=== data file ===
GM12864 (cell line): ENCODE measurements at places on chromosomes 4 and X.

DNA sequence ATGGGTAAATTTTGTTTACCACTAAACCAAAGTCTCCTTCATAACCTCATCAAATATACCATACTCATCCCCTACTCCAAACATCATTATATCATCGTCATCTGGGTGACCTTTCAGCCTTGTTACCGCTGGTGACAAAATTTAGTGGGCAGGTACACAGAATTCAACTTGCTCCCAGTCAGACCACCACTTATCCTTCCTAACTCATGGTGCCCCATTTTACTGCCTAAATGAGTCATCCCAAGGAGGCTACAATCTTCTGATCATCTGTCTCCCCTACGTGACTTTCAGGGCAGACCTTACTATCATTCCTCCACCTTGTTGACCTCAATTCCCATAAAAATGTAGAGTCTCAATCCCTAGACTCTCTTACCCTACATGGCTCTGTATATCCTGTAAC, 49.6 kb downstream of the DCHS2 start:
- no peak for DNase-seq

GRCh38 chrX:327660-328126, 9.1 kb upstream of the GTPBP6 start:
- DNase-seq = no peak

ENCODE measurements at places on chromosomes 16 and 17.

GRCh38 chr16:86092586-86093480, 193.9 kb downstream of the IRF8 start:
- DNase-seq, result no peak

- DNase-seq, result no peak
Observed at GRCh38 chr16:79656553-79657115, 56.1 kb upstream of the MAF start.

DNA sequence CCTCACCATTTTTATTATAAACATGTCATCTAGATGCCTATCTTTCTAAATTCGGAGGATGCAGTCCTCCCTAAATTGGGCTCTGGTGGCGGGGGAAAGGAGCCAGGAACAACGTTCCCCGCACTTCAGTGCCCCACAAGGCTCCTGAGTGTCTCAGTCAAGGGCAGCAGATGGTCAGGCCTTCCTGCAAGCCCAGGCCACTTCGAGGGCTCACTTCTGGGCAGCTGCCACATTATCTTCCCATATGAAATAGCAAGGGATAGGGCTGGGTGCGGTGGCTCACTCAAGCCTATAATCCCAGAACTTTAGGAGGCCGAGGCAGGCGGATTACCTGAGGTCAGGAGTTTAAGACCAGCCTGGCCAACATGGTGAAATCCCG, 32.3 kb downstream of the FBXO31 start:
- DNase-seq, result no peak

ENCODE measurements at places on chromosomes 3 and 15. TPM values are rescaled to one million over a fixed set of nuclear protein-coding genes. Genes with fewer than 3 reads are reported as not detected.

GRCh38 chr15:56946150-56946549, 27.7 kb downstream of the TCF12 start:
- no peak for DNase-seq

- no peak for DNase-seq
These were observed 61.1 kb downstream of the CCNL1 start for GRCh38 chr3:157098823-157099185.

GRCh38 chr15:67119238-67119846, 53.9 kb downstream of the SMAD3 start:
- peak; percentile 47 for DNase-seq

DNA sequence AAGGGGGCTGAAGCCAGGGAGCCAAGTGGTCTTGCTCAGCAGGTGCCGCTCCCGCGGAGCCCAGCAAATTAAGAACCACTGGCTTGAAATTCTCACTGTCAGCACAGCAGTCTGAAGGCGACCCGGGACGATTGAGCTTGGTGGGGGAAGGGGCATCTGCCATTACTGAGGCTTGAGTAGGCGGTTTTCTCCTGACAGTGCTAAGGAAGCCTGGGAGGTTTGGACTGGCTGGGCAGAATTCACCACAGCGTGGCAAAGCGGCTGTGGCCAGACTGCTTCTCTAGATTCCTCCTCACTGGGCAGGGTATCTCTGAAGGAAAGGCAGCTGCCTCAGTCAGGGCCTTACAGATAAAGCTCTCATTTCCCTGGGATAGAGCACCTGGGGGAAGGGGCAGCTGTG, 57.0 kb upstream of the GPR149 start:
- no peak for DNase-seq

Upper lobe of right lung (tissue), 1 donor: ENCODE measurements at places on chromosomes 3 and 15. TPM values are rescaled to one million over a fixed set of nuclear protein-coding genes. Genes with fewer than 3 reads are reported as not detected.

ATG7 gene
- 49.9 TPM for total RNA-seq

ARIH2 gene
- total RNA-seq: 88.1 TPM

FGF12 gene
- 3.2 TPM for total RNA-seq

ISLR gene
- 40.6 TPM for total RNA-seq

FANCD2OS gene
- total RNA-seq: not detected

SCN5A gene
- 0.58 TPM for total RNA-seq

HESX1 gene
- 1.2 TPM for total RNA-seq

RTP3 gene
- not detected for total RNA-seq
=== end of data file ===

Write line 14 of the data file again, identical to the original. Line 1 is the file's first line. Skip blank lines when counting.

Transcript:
GRCh38 chr15:56946150-56946549, 27.7 kb downstream of the TCF12 start: